As the town hall continued, the conversation turned to feelings of helplessness and hurt as students wondered how the School could be more proactive.

Angie Robles (‘22) shared her story after finding out about the nooses. She said, “I’ve been here since freshman year and I feel like I’m pretty blessed and lucky…Yesterday was the first instance where I was truly uncomfortable and disgusted about this school.” She continued by saying, “Stepping into a foreign place as a Black student is tough and I’ve done the best to make it my own and make the best opportunity for myself, but seeing a picture like I did yesterday was so horrible.” She paused to collect herself, then continued, “[I couldn’t believe that] the place that has been so welcoming to me since freshman year could be so hurtful to me,” she finished while holding back tears. 

Another common question was about the education on racism that the school provides to students. Head Coach of Girls Waterpolo Doug Peabody had earlier asked about when we first start learning about lynching and the history of nooses.

Advay Chandra (‘22) said that incidents like this  are “recurring problems…[middle schoolers] commit literal hate crimes every year.” He explained, “It is important to address racial justice issues with middle schoolers [in order to prevent] middle schoolers making these same mistakes.” He paused and then said, “Why is there a lack of education for middle schoolers and underclassmen? This includes [a gap in] areas like DEIJ, classes in racism and social group’s history, and general exposure to issues.”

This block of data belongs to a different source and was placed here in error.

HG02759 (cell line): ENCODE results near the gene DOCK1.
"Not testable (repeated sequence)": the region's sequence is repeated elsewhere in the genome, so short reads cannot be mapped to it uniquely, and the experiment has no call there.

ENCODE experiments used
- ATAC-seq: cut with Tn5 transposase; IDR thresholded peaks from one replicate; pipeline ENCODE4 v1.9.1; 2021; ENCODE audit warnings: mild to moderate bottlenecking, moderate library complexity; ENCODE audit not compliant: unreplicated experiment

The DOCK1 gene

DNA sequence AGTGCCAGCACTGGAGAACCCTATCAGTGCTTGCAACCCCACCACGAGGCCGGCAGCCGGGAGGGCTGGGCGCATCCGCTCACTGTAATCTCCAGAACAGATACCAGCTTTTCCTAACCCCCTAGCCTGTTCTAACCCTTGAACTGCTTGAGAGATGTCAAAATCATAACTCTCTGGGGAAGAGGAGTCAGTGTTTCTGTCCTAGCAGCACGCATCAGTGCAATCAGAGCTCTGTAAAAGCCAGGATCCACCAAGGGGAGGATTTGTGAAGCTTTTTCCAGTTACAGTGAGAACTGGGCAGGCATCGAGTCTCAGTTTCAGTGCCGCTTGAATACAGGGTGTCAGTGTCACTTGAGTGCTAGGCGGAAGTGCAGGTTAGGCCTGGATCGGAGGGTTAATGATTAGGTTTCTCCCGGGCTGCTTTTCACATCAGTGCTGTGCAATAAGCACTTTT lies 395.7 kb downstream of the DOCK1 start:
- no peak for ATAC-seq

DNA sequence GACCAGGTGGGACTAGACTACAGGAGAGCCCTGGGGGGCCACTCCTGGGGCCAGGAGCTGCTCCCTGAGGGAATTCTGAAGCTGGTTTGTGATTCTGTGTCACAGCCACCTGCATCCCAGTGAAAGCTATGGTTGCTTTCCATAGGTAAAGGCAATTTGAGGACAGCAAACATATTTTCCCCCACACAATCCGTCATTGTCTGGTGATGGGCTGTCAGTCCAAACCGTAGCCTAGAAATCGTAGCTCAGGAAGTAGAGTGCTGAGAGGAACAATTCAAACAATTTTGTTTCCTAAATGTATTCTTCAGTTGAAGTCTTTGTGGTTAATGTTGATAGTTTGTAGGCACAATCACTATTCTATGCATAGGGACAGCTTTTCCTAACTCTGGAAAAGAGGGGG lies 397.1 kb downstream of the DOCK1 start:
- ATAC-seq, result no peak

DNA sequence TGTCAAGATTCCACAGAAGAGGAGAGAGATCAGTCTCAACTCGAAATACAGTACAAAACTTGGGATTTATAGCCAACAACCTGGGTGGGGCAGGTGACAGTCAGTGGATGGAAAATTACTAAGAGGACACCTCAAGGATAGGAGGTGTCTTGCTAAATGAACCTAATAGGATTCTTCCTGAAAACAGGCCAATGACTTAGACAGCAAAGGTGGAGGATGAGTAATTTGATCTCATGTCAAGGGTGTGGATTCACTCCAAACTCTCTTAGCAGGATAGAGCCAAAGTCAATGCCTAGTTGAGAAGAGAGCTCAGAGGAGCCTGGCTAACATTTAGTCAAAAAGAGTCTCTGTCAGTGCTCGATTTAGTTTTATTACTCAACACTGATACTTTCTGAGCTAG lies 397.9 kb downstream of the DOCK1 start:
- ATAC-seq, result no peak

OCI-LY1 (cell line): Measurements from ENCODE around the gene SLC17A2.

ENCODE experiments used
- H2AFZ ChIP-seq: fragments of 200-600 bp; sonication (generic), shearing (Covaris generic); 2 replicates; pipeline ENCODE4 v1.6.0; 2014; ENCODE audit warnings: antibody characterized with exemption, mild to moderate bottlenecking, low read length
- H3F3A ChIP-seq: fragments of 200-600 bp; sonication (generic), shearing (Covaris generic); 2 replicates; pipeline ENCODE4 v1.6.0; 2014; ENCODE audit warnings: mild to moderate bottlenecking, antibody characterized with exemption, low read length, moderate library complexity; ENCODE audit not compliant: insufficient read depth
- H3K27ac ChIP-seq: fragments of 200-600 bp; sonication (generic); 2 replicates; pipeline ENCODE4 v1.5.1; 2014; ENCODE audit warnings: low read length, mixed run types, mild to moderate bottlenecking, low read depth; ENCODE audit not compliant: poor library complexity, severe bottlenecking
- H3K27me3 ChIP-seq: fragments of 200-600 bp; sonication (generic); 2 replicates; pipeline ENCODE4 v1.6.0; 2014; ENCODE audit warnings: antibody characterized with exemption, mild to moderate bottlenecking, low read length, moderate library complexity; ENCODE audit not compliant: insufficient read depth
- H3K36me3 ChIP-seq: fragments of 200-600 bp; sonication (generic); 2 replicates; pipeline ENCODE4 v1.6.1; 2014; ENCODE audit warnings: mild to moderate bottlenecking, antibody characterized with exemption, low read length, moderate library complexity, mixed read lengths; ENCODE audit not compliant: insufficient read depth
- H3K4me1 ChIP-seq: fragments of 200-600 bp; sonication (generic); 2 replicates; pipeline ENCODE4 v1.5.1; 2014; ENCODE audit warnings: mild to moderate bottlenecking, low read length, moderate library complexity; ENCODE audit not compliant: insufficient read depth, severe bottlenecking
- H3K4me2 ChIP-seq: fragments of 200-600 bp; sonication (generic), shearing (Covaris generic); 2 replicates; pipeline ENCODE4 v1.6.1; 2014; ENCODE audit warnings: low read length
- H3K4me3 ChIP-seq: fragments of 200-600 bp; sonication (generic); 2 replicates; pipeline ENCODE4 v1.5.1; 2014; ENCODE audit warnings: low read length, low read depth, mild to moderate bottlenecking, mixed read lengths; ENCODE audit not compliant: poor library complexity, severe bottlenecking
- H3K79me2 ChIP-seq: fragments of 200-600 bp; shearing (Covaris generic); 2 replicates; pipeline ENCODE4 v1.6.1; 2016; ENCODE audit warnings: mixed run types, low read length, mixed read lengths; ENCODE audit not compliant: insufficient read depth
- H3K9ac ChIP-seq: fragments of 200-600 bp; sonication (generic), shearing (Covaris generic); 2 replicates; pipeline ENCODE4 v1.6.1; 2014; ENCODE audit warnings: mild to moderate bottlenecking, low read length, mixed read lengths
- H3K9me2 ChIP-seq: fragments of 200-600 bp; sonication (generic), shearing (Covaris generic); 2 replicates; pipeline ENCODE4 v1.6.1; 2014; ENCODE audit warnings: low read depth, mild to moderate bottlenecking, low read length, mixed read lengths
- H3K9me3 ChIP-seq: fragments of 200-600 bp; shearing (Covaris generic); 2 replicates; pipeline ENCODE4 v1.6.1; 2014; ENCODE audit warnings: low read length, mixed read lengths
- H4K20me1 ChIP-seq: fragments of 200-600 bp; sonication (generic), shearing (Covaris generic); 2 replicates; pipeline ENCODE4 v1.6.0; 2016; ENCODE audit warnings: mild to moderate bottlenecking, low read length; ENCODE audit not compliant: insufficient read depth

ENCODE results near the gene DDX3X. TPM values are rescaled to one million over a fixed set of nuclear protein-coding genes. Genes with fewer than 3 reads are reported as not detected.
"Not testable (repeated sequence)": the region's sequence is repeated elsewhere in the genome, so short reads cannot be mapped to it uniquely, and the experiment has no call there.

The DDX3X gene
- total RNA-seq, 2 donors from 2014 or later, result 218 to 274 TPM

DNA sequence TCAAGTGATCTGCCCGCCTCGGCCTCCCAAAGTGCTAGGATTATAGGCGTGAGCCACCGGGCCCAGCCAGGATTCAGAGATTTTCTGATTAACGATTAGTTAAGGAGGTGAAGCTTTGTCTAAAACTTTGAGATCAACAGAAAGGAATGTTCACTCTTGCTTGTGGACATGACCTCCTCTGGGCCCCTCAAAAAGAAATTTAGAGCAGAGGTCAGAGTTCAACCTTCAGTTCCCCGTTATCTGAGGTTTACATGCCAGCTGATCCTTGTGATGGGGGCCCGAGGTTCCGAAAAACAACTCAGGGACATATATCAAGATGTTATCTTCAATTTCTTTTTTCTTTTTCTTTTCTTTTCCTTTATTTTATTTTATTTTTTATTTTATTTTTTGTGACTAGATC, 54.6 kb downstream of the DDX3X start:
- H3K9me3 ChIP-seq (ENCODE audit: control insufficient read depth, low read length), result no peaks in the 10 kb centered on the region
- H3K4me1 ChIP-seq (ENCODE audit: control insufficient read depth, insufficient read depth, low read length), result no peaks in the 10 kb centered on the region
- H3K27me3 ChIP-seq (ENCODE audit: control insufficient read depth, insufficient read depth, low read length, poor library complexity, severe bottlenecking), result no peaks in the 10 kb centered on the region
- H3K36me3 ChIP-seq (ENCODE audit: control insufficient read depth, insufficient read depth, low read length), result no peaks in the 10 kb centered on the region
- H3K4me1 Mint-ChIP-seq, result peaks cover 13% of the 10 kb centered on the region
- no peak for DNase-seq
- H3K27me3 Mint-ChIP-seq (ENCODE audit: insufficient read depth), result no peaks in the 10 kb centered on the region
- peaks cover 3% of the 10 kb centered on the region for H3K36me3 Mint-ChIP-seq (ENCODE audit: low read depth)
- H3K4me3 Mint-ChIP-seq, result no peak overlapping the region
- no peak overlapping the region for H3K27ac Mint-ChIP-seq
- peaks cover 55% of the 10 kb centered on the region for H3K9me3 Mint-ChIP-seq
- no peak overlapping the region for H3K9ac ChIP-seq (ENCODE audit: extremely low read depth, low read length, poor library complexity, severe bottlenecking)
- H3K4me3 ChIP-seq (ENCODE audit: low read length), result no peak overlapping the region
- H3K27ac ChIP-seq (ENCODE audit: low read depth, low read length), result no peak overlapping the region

Will Keefe (‘23) also said, “When considering how we should be educating middle schoolers,” we should be thinking about how to “prevent these things from [happening in] high school.” He continued, saying, “In order to get accountability, you need education first.” Kyle Berlage (‘22) noted, “we don’t learn the complex history behind racism until 11th grade.”

Some other students expressed concerns around education about mental health. Eliana Birbaum-Nahl (‘23) countered misconceptions by explaining, “It’s been scientifically shown that if you teach someone about suicide or depression, it doesn’t make them [feel like] that; if you teach them about that it helps them.”